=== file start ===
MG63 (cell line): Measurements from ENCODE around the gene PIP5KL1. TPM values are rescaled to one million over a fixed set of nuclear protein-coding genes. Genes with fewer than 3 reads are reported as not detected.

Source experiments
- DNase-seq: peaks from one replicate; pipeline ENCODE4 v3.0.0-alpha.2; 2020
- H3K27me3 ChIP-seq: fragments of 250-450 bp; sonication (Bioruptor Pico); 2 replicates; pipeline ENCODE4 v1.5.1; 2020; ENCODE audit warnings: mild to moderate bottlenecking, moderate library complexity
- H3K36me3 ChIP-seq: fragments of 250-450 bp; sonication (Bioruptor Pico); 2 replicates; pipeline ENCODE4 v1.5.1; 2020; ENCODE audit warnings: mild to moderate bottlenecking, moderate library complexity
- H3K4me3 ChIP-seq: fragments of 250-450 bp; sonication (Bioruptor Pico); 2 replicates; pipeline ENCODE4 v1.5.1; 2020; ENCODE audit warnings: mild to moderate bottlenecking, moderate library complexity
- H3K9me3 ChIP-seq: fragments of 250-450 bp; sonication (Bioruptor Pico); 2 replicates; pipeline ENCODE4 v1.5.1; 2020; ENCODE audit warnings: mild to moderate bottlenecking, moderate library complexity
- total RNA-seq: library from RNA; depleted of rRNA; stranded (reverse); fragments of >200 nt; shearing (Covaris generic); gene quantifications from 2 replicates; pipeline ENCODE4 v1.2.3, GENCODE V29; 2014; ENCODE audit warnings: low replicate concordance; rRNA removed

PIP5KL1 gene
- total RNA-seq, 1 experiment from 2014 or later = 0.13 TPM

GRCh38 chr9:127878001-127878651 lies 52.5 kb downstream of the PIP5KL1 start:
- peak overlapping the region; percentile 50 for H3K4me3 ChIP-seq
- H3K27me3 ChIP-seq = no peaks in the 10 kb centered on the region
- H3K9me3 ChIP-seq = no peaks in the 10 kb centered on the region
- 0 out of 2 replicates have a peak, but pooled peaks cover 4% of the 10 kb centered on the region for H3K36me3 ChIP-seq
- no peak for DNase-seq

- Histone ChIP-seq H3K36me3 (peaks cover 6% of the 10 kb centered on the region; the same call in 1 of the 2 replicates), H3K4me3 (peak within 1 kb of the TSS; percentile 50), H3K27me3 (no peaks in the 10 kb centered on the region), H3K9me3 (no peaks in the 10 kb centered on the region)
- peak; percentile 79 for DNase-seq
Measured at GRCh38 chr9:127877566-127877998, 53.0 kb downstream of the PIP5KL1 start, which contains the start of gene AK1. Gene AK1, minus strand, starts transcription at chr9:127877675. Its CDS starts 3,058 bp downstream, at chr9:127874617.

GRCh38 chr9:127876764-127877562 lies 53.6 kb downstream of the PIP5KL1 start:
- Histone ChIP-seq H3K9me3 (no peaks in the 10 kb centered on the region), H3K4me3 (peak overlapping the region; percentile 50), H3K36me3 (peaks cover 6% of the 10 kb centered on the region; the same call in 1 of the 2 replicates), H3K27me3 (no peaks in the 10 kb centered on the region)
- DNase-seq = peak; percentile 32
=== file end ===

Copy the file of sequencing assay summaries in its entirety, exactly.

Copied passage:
MG63 (cell line): Measurements from ENCODE around the gene PIP5KL1. TPM values are rescaled to one million over a fixed set of nuclear protein-coding genes. Genes with fewer than 3 reads are reported as not detected.

Source experiments
- DNase-seq: peaks from one replicate; pipeline ENCODE4 v3.0.0-alpha.2; 2020
- H3K27me3 ChIP-seq: fragments of 250-450 bp; sonication (Bioruptor Pico); 2 replicates; pipeline ENCODE4 v1.5.1; 2020; ENCODE audit warnings: mild to moderate bottlenecking, moderate library complexity
- H3K36me3 ChIP-seq: fragments of 250-450 bp; sonication (Bioruptor Pico); 2 replicates; pipeline ENCODE4 v1.5.1; 2020; ENCODE audit warnings: mild to moderate bottlenecking, moderate library complexity
- H3K4me3 ChIP-seq: fragments of 250-450 bp; sonication (Bioruptor Pico); 2 replicates; pipeline ENCODE4 v1.5.1; 2020; ENCODE audit warnings: mild to moderate bottlenecking, moderate library complexity
- H3K9me3 ChIP-seq: fragments of 250-450 bp; sonication (Bioruptor Pico); 2 replicates; pipeline ENCODE4 v1.5.1; 2020; ENCODE audit warnings: mild to moderate bottlenecking, moderate library complexity
- total RNA-seq: library from RNA; depleted of rRNA; stranded (reverse); fragments of >200 nt; shearing (Covaris generic); gene quantifications from 2 replicates; pipeline ENCODE4 v1.2.3, GENCODE V29; 2014; ENCODE audit warnings: low replicate concordance; rRNA removed

PIP5KL1 gene
- total RNA-seq, 1 experiment from 2014 or later = 0.13 TPM

GRCh38 chr9:127878001-127878651 lies 52.5 kb downstream of the PIP5KL1 start:
- peak overlapping the region; percentile 50 for H3K4me3 ChIP-seq
- H3K27me3 ChIP-seq = no peaks in the 10 kb centered on the region
- H3K9me3 ChIP-seq = no peaks in the 10 kb centered on the region
- 0 out of 2 replicates have a peak, but pooled peaks cover 4% of the 10 kb centered on the region for H3K36me3 ChIP-seq
- no peak for DNase-seq

- Histone ChIP-seq H3K36me3 (peaks cover 6% of the 10 kb centered on the region; the same call in 1 of the 2 replicates), H3K4me3 (peak within 1 kb of the TSS; percentile 50), H3K27me3 (no peaks in the 10 kb centered on the region), H3K9me3 (no peaks in the 10 kb centered on the region)
- peak; percentile 79 for DNase-seq
Measured at GRCh38 chr9:127877566-127877998, 53.0 kb downstream of the PIP5KL1 start, which contains the start of gene AK1. Gene AK1, minus strand, starts transcription at chr9:127877675. Its CDS starts 3,058 bp downstream, at chr9:127874617.

GRCh38 chr9:127876764-127877562 lies 53.6 kb downstream of the PIP5KL1 start:
- Histone ChIP-seq H3K9me3 (no peaks in the 10 kb centered on the region), H3K4me3 (peak overlapping the region; percentile 50), H3K36me3 (peaks cover 6% of the 10 kb centered on the region; the same call in 1 of the 2 replicates), H3K27me3 (no peaks in the 10 kb centered on the region)
- DNase-seq = peak; percentile 32